You Asked, We Answered: Do Sharks Suffer from Cold-Stunning?

Do extremely cold conditions impact animals migrating south for the winter? We asked our experts how sharks fare in icy waters.

Published January 30, 2018

Extreme cold seems to have contributed to the deaths of four thresher sharks that were recently found in Cape Cod Bay in Massachusetts—including a shark that was frozen completely solid. Even though this is not a common occurrence, it shows sharks are indeed  affected by extreme cold temperatures.

thresher-shark

Cold-stunning, which refers to the hypothermic reaction animals experience when exposed to extremely cold water, is typically associated with turtles. The symptoms of cold-stunning in air-breathing animals are initially decreased heart rate, decreased circulation and extreme tiredness, followed later by shock and pneumonia. If there is continued exposure to the cold water, cold-stunning can result in death.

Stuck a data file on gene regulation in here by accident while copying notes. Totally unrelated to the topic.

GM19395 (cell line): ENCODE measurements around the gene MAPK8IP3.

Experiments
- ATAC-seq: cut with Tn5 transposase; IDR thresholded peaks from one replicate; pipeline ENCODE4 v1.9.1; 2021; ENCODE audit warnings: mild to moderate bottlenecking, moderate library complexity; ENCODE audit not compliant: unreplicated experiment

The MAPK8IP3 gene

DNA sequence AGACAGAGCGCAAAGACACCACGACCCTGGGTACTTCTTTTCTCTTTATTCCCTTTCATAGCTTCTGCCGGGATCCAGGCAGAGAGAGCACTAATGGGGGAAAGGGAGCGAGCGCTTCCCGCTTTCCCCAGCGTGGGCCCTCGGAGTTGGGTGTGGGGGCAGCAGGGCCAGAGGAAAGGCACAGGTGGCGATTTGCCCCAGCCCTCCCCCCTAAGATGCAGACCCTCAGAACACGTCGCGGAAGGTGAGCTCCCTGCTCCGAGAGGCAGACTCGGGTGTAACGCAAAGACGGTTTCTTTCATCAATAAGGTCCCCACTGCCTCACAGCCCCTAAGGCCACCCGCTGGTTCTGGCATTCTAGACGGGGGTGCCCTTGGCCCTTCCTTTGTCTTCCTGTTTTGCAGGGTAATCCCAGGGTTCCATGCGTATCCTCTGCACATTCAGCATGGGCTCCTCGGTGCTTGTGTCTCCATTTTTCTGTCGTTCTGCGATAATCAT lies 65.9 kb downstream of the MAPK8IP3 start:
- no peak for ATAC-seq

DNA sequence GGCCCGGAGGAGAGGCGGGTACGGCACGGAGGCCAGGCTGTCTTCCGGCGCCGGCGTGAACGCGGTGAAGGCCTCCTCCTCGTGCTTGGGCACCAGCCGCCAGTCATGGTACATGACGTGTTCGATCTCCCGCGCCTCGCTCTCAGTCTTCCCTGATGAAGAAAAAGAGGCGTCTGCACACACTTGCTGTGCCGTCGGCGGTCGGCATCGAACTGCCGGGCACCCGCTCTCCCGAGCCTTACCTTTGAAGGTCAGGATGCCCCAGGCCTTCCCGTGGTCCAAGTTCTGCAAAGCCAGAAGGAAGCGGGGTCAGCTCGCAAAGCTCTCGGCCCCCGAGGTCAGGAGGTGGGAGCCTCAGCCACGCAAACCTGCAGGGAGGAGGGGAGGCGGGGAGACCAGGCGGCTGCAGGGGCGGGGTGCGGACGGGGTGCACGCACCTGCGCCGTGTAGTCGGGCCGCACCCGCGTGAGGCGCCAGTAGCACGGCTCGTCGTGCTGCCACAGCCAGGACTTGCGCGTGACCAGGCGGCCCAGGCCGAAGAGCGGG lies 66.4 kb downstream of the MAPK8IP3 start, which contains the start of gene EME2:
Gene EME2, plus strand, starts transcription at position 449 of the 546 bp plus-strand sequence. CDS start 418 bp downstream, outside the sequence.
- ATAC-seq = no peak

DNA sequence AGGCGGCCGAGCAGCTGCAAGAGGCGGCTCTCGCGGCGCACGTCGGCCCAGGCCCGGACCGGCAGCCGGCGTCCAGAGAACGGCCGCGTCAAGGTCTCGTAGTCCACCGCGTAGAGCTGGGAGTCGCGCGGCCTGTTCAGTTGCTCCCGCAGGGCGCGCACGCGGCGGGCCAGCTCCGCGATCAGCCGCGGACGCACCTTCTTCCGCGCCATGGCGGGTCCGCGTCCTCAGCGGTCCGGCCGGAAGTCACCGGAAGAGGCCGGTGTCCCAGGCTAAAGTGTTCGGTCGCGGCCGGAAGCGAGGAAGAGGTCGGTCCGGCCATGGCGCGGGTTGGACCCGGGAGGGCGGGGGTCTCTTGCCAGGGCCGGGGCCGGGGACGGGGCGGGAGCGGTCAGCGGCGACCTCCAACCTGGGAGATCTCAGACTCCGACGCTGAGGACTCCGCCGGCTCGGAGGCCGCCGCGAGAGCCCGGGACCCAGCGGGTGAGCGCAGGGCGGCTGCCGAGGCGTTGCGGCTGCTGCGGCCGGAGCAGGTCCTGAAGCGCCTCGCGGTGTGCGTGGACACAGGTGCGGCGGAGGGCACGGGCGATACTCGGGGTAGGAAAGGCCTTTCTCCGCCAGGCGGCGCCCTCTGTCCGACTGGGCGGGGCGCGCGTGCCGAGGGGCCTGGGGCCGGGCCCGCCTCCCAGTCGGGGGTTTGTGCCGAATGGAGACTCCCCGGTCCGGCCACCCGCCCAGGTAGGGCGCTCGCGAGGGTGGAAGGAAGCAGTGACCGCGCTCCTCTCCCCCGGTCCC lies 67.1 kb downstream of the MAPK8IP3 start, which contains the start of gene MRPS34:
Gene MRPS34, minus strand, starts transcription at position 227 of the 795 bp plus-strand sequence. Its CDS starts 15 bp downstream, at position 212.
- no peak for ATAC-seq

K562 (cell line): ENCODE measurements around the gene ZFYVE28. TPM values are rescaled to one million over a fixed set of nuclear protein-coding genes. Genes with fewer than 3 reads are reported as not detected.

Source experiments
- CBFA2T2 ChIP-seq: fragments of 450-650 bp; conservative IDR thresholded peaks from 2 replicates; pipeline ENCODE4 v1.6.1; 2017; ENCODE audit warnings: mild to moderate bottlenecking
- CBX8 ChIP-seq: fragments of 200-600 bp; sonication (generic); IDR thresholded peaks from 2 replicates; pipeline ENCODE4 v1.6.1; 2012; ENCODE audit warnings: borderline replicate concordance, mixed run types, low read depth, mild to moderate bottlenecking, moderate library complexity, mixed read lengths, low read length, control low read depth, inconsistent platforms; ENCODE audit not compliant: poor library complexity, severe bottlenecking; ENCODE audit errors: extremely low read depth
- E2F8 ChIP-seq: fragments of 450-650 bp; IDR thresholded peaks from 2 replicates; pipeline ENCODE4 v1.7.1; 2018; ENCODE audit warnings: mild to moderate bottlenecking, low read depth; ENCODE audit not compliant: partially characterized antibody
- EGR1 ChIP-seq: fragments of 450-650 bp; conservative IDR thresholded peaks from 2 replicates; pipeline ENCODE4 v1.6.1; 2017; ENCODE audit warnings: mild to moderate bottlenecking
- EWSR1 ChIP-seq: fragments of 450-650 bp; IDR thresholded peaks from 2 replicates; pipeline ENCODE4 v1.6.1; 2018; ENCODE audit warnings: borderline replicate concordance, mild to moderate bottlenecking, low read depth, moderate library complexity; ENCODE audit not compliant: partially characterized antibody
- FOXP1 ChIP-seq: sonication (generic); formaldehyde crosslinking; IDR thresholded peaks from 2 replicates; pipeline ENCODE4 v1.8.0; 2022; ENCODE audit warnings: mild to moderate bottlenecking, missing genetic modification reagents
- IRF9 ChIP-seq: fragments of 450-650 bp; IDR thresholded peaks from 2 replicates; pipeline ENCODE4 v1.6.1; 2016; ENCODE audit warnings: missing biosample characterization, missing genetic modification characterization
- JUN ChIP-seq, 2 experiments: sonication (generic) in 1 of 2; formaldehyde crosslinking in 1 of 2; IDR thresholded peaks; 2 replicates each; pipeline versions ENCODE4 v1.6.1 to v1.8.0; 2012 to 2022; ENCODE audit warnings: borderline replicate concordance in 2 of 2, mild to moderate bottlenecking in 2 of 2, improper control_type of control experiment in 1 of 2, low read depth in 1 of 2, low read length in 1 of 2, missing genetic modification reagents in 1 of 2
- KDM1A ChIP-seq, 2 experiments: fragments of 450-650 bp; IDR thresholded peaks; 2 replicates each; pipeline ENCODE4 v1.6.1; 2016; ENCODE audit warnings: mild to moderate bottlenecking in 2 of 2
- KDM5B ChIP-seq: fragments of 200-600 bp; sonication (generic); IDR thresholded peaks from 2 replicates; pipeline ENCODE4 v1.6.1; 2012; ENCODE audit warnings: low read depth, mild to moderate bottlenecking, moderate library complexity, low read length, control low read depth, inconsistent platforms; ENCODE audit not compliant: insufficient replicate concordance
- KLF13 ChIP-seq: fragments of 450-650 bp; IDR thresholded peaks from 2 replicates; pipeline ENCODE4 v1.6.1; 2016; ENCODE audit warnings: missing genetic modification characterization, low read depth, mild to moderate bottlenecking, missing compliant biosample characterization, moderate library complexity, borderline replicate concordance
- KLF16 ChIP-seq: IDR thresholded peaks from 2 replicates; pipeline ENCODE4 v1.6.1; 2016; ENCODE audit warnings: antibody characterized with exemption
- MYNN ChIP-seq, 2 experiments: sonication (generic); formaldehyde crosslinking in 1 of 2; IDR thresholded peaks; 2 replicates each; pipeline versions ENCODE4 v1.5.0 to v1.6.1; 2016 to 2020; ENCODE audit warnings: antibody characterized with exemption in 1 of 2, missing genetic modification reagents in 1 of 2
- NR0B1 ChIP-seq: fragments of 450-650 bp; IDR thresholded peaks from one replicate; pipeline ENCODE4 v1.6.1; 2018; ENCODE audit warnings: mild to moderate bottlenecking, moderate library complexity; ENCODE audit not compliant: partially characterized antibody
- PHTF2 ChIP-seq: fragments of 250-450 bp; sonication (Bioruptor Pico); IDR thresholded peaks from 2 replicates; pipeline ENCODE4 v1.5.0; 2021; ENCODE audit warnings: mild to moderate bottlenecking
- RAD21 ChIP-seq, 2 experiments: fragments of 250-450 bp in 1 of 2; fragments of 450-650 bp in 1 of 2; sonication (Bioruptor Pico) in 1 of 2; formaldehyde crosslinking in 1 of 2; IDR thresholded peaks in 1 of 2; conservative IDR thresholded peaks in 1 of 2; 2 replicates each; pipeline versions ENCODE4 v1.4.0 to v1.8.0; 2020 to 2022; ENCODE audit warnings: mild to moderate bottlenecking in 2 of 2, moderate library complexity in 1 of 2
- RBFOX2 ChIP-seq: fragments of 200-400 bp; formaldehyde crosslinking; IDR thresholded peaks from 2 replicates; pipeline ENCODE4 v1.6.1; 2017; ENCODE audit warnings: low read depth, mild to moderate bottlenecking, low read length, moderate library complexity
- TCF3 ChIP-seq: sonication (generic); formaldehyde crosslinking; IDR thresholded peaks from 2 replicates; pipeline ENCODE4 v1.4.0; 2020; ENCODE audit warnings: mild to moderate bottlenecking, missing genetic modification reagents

Sea turtles are most commonly cold-stunned, especially when they fail to migrate to the warmer waters of the south when they should. Being cold-blooded, they rely on outside heat to warm their bodies, which is not possible in near-freezing water. National Aquarium Animal Rescue works to rehabilitate cold-stunned turtles and help them back into the ocean.  

To learn more about cold-stunning, particularly with sea turtles, check out this video!

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